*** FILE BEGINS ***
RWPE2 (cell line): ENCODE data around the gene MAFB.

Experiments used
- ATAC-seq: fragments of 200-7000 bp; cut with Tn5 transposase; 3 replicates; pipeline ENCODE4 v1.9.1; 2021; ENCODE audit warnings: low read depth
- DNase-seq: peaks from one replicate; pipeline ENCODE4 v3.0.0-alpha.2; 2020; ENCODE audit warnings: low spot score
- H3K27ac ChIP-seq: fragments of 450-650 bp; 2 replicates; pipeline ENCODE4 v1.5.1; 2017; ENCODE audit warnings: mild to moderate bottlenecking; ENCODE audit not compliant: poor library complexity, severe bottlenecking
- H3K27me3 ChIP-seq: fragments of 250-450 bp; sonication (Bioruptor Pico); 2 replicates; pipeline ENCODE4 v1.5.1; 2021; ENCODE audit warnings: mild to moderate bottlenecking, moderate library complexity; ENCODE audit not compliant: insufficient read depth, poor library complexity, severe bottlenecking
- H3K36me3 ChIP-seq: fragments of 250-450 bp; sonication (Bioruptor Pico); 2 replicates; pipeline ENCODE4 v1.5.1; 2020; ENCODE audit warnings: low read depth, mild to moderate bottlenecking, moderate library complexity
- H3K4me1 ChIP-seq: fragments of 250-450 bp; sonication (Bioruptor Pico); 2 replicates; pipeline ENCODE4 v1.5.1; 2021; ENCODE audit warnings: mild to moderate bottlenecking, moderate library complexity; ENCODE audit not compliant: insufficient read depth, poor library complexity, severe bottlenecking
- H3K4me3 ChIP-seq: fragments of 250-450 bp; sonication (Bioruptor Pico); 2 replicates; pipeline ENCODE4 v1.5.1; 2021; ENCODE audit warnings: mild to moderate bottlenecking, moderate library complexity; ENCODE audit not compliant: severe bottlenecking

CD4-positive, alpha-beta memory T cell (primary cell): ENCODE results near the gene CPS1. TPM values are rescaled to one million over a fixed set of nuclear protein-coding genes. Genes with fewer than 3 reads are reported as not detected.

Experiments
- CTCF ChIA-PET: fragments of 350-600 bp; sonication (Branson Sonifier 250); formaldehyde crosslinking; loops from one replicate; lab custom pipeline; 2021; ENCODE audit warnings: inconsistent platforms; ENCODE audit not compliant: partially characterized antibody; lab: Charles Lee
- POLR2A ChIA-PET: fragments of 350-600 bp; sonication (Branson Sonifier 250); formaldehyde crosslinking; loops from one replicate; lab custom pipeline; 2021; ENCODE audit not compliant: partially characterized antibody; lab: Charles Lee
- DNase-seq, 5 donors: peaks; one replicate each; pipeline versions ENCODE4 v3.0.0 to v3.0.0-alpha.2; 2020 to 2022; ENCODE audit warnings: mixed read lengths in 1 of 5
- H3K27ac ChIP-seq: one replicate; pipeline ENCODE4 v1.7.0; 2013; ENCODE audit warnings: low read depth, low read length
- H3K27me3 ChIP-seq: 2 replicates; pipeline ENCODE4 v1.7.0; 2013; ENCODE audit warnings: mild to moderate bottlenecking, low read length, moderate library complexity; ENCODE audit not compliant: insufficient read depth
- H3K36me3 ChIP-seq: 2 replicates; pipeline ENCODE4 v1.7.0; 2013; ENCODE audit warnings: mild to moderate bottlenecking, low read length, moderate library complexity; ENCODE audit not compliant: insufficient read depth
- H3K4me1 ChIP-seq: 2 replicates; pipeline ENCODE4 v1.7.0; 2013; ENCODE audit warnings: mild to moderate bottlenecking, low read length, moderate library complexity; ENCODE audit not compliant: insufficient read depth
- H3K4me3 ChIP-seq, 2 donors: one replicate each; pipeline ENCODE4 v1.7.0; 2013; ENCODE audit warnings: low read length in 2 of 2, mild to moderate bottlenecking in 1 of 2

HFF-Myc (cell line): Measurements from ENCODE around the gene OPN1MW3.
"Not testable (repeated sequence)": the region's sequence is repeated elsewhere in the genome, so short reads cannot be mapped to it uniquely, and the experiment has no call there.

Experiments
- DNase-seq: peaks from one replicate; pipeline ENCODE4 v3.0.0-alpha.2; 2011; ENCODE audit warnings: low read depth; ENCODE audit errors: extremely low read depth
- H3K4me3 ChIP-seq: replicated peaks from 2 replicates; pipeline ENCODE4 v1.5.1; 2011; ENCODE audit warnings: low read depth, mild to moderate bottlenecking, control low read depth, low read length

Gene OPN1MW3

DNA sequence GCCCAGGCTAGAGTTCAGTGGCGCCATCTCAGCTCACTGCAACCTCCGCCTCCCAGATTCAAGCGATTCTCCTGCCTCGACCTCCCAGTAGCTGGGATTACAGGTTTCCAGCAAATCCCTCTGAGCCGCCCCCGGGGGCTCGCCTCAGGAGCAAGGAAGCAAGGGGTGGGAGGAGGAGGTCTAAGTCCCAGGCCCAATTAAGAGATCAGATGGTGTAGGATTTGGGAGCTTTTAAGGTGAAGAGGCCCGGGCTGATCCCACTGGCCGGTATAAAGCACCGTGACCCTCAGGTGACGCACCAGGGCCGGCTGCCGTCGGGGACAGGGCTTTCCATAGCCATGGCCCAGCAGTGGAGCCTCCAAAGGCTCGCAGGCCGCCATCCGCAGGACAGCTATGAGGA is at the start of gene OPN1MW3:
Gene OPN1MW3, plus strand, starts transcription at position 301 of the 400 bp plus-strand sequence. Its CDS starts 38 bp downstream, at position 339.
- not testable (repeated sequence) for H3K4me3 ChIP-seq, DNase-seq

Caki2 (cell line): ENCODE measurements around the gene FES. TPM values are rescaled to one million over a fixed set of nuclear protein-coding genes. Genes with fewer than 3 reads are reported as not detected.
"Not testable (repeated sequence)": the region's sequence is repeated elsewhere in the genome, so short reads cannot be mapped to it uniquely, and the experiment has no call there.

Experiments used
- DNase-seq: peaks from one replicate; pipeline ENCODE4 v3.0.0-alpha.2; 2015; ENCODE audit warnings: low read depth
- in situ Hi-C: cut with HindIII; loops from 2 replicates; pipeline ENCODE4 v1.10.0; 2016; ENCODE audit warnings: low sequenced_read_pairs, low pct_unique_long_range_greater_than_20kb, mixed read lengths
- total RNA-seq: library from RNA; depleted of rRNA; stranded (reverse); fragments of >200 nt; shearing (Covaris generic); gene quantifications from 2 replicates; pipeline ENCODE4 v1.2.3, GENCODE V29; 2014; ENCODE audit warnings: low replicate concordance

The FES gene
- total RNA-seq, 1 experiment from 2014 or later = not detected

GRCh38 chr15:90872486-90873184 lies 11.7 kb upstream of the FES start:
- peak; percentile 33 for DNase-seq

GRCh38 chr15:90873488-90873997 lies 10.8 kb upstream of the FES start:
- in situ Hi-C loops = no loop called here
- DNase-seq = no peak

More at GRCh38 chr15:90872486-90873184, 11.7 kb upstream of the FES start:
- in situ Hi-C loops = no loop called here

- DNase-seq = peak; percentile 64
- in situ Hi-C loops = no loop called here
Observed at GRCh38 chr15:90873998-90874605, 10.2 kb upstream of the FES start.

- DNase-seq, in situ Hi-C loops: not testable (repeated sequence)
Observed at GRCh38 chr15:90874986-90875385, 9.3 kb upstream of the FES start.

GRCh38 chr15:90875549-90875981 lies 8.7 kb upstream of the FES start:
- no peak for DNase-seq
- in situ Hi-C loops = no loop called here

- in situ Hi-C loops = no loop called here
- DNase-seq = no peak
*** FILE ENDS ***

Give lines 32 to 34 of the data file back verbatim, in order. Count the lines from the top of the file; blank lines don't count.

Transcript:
- DNase-seq: peaks from one replicate; pipeline ENCODE4 v3.0.0-alpha.2; 2015; ENCODE audit warnings: low read depth
- in situ Hi-C: cut with HindIII; loops from 2 replicates; pipeline ENCODE4 v1.10.0; 2016; ENCODE audit warnings: low sequenced_read_pairs, low pct_unique_long_range_greater_than_20kb, mixed read lengths
- total RNA-seq: library from RNA; depleted of rRNA; stranded (reverse); fragments of >200 nt; shearing (Covaris generic); gene quantifications from 2 replicates; pipeline ENCODE4 v1.2.3, GENCODE V29; 2014; ENCODE audit warnings: low replicate concordance